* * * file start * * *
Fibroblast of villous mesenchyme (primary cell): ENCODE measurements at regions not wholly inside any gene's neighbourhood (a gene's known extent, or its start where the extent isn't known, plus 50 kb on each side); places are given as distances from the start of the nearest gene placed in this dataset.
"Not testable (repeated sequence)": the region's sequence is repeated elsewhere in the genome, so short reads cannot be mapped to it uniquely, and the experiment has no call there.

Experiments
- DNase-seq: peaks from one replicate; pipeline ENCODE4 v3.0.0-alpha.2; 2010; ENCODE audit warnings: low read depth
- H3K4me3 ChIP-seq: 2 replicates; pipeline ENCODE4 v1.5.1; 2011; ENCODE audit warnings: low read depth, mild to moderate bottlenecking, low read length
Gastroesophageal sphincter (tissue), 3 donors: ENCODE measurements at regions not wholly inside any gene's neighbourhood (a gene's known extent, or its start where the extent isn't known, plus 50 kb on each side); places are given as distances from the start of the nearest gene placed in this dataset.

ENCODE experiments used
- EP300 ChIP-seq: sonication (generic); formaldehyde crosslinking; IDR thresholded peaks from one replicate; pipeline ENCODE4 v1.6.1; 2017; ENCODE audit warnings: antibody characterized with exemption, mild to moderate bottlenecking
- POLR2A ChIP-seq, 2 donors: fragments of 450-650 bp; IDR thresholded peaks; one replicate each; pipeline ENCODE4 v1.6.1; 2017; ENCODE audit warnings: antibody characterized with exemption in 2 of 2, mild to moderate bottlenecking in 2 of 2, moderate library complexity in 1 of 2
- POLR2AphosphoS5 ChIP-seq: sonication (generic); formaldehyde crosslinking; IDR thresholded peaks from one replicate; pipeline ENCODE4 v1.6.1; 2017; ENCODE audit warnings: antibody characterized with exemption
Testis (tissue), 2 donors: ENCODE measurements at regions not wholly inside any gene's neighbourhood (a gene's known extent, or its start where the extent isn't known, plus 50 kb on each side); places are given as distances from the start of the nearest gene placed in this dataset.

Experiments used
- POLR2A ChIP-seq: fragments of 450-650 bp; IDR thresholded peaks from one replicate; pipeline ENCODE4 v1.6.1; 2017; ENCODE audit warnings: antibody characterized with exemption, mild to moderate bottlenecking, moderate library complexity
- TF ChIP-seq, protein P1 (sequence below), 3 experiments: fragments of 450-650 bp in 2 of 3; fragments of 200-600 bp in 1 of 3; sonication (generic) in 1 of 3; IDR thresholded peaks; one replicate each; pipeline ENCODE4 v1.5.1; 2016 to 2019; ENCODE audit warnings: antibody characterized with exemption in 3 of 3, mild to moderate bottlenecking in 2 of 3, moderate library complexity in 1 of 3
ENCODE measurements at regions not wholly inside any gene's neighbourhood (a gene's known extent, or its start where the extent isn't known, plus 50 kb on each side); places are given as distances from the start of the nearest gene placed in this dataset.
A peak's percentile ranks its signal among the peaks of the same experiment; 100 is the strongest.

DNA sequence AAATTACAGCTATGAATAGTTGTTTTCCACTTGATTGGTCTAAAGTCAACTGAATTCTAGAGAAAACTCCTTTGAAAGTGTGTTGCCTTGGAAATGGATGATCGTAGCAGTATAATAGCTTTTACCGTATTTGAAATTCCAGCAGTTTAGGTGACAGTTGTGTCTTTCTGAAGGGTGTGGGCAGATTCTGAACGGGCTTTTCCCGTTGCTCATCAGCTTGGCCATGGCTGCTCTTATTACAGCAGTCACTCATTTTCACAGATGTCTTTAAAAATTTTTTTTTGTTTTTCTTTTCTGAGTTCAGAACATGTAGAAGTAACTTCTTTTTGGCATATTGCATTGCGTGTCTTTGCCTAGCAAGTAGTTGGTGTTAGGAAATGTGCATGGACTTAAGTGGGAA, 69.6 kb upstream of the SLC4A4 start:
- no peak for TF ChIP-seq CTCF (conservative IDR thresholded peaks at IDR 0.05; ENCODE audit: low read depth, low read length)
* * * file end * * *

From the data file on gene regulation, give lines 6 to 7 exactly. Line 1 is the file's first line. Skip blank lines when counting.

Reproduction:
Gastroesophageal sphincter (tissue), 3 donors: ENCODE measurements at regions not wholly inside any gene's neighbourhood (a gene's known extent, or its start where the extent isn't known, plus 50 kb on each side); places are given as distances from the start of the nearest gene placed in this dataset.

ENCODE experiments used